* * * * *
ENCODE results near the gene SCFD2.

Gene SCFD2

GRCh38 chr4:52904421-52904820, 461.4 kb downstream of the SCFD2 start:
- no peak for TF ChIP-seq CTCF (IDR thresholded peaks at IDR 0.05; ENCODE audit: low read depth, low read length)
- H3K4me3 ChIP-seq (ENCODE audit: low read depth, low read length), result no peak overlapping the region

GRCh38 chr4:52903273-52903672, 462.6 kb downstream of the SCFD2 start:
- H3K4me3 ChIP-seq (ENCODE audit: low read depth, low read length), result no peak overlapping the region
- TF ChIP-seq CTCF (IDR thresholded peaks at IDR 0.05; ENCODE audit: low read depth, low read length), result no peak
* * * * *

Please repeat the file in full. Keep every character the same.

ENCODE results near the gene SCFD2.

Gene SCFD2

GRCh38 chr4:52904421-52904820, 461.4 kb downstream of the SCFD2 start:
- no peak for TF ChIP-seq CTCF (IDR thresholded peaks at IDR 0.05; ENCODE audit: low read depth, low read length)
- H3K4me3 ChIP-seq (ENCODE audit: low read depth, low read length), result no peak overlapping the region

GRCh38 chr4:52903273-52903672, 462.6 kb downstream of the SCFD2 start:
- H3K4me3 ChIP-seq (ENCODE audit: low read depth, low read length), result no peak overlapping the region
- TF ChIP-seq CTCF (IDR thresholded peaks at IDR 0.05; ENCODE audit: low read depth, low read length), result no peak